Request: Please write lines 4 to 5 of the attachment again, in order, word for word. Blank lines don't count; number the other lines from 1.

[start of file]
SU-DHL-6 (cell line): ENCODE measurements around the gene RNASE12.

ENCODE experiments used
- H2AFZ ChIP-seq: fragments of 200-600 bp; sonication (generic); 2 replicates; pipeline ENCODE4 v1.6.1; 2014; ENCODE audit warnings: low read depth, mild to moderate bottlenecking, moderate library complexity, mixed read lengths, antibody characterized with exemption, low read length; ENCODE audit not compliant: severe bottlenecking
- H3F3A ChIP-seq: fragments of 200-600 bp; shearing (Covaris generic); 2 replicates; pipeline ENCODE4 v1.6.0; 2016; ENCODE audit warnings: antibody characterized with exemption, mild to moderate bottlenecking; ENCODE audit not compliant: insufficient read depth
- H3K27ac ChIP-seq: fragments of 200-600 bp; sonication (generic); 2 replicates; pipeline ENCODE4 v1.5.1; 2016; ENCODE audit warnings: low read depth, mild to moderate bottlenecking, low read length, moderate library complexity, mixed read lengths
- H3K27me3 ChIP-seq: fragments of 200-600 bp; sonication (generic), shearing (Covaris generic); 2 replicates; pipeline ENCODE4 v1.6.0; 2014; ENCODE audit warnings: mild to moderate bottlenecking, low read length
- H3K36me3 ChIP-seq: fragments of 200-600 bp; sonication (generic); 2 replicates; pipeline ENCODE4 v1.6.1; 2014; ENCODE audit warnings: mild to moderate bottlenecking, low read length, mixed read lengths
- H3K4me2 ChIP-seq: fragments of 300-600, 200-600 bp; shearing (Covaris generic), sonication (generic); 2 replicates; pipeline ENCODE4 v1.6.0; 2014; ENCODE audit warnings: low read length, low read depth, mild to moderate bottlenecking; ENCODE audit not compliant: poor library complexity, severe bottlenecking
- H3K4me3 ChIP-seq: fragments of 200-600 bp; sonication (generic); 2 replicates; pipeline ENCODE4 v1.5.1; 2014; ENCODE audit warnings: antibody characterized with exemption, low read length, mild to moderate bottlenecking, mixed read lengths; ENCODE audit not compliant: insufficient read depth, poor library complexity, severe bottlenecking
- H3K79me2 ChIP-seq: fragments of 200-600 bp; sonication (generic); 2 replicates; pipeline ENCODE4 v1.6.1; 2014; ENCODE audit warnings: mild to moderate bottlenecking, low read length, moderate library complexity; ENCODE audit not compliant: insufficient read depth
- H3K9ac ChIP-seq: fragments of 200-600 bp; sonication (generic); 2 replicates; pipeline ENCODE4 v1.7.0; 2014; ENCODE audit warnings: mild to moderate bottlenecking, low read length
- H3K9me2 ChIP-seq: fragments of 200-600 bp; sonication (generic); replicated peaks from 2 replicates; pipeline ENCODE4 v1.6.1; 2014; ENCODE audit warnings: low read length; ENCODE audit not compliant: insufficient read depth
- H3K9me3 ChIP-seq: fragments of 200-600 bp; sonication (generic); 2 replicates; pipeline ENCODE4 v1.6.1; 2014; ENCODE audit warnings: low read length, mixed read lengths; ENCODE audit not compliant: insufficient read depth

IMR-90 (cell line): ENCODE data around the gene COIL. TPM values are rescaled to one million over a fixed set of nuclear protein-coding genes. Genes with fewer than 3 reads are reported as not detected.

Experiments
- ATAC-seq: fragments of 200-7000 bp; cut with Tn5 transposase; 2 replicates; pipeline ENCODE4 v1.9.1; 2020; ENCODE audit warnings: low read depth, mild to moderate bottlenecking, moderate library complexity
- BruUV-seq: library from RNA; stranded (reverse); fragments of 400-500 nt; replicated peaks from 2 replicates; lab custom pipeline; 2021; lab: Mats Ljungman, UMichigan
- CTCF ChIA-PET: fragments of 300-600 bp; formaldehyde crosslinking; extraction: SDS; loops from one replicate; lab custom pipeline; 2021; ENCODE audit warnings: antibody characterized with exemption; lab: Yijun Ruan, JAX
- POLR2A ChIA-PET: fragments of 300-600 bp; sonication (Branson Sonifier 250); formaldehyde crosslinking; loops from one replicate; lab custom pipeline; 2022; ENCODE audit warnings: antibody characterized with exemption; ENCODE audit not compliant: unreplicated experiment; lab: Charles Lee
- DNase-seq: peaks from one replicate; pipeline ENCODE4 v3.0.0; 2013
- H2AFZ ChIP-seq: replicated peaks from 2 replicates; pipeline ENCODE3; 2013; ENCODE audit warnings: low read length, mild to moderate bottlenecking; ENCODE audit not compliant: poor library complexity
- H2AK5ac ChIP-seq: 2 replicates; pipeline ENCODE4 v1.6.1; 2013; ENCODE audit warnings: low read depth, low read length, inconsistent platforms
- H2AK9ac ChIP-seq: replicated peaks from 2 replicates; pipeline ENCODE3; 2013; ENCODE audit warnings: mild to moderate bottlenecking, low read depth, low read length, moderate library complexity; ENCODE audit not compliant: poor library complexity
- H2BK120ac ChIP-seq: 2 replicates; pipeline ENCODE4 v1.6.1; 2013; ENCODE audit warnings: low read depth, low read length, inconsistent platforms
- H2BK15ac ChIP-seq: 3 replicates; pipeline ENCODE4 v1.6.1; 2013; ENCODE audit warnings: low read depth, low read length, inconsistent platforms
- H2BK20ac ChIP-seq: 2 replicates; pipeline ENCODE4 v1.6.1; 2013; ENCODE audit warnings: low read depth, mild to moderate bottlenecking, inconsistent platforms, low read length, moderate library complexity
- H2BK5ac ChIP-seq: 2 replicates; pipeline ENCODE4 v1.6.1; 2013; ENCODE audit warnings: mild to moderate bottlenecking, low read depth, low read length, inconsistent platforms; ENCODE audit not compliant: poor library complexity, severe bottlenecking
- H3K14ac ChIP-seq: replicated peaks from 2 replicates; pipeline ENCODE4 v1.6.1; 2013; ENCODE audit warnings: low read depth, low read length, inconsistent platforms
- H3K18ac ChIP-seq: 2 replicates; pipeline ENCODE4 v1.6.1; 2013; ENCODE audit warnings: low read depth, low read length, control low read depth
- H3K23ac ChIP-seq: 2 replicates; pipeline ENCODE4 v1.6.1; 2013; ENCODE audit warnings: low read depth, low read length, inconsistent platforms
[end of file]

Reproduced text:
- H3F3A ChIP-seq: fragments of 200-600 bp; shearing (Covaris generic); 2 replicates; pipeline ENCODE4 v1.6.0; 2016; ENCODE audit warnings: antibody characterized with exemption, mild to moderate bottlenecking; ENCODE audit not compliant: insufficient read depth
- H3K27ac ChIP-seq: fragments of 200-600 bp; sonication (generic); 2 replicates; pipeline ENCODE4 v1.5.1; 2016; ENCODE audit warnings: low read depth, mild to moderate bottlenecking, low read length, moderate library complexity, mixed read lengths